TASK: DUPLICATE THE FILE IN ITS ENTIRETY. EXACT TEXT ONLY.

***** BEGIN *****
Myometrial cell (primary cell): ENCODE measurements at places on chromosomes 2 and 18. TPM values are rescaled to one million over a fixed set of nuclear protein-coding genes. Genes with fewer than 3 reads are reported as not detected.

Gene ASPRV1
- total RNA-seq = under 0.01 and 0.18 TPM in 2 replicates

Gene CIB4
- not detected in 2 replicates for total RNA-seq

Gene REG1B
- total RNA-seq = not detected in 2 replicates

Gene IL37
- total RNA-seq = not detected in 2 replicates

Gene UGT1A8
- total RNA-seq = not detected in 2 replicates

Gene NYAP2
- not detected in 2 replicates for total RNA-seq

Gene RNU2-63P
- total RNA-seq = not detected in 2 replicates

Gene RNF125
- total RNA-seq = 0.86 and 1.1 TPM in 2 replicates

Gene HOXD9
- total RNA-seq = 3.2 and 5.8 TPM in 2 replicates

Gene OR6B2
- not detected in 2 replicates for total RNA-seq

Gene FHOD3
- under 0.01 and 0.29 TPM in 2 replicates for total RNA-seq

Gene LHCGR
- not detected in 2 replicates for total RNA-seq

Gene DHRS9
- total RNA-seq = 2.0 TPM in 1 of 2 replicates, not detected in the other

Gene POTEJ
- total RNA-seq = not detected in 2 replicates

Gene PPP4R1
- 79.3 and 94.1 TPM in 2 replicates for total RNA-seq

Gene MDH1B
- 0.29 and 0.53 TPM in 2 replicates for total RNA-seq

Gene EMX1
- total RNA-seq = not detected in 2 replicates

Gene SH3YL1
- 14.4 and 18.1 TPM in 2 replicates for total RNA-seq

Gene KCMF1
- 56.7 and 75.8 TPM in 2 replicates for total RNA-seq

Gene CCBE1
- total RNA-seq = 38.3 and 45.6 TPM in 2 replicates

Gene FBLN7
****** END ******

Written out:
Myometrial cell (primary cell): ENCODE measurements at places on chromosomes 2 and 18. TPM values are rescaled to one million over a fixed set of nuclear protein-coding genes. Genes with fewer than 3 reads are reported as not detected.

Gene ASPRV1
- total RNA-seq = under 0.01 and 0.18 TPM in 2 replicates

Gene CIB4
- not detected in 2 replicates for total RNA-seq

Gene REG1B
- total RNA-seq = not detected in 2 replicates

Gene IL37
- total RNA-seq = not detected in 2 replicates

Gene UGT1A8
- total RNA-seq = not detected in 2 replicates

Gene NYAP2
- not detected in 2 replicates for total RNA-seq

Gene RNU2-63P
- total RNA-seq = not detected in 2 replicates

Gene RNF125
- total RNA-seq = 0.86 and 1.1 TPM in 2 replicates

Gene HOXD9
- total RNA-seq = 3.2 and 5.8 TPM in 2 replicates

Gene OR6B2
- not detected in 2 replicates for total RNA-seq

Gene FHOD3
- under 0.01 and 0.29 TPM in 2 replicates for total RNA-seq

Gene LHCGR
- not detected in 2 replicates for total RNA-seq

Gene DHRS9
- total RNA-seq = 2.0 TPM in 1 of 2 replicates, not detected in the other

Gene POTEJ
- total RNA-seq = not detected in 2 replicates

Gene PPP4R1
- 79.3 and 94.1 TPM in 2 replicates for total RNA-seq

Gene MDH1B
- 0.29 and 0.53 TPM in 2 replicates for total RNA-seq

Gene EMX1
- total RNA-seq = not detected in 2 replicates

Gene SH3YL1
- 14.4 and 18.1 TPM in 2 replicates for total RNA-seq

Gene KCMF1
- 56.7 and 75.8 TPM in 2 replicates for total RNA-seq

Gene CCBE1
- total RNA-seq = 38.3 and 45.6 TPM in 2 replicates

Gene FBLN7